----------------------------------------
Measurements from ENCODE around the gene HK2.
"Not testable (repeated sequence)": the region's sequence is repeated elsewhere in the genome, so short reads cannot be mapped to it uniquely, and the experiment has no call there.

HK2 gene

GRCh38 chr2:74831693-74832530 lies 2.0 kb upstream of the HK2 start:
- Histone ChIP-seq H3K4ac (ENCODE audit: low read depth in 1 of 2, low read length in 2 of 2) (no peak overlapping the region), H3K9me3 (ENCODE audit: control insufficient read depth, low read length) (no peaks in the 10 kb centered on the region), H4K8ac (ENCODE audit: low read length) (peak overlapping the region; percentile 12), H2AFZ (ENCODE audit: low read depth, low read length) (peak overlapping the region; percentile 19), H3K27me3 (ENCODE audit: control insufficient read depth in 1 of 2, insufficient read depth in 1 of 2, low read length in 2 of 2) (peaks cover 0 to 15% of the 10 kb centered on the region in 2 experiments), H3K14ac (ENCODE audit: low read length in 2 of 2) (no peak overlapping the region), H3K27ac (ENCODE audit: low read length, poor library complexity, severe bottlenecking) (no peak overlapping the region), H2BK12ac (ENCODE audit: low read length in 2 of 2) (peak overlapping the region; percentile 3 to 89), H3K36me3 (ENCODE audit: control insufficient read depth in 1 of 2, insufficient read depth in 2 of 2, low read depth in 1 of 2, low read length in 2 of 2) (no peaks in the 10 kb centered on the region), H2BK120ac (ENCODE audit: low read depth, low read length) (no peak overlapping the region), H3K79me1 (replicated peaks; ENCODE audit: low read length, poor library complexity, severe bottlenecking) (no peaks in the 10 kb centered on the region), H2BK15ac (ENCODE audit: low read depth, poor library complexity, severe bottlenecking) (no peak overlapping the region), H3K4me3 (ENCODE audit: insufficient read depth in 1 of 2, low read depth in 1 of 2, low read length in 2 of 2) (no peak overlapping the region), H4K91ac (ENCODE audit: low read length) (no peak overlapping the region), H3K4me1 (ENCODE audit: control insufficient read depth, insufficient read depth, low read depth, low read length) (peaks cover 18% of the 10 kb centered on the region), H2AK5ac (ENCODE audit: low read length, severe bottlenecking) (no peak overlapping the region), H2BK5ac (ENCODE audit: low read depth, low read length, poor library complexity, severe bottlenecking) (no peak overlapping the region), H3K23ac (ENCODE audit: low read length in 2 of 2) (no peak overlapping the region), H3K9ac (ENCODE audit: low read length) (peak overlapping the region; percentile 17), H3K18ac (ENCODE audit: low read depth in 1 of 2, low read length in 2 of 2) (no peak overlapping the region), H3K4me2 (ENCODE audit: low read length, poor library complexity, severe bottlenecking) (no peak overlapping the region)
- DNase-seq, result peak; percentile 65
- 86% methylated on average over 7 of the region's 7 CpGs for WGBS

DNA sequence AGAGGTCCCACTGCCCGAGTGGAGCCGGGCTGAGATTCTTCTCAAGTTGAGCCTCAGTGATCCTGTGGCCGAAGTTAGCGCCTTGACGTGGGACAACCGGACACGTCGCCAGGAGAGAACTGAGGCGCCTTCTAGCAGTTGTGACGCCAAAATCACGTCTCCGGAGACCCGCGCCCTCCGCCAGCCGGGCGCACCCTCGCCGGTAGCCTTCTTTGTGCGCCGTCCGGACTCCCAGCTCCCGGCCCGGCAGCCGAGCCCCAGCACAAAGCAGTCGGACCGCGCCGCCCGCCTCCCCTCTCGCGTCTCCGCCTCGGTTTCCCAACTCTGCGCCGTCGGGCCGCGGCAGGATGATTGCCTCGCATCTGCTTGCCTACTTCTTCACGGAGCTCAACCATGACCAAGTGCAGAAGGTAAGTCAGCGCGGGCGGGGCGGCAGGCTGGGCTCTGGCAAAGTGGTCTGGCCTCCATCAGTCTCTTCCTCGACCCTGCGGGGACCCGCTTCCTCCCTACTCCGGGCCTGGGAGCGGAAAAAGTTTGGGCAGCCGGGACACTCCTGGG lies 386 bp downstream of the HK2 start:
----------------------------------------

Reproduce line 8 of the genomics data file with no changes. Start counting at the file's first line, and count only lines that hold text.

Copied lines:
DNA sequence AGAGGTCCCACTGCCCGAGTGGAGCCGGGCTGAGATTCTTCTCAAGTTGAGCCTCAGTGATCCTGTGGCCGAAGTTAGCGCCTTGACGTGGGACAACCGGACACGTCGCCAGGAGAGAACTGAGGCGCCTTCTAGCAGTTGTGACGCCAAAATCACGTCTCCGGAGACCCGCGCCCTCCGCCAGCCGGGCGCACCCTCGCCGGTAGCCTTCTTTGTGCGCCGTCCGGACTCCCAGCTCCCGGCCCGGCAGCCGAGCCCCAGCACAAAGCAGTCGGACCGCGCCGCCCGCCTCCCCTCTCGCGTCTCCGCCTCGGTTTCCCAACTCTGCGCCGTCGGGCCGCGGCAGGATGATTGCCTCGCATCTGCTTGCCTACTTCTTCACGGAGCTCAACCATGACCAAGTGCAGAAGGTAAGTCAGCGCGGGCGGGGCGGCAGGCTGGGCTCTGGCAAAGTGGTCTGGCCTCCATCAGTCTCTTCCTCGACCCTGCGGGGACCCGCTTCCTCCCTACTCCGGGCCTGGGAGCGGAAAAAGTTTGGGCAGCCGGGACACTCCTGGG lies 386 bp downstream of the HK2 start: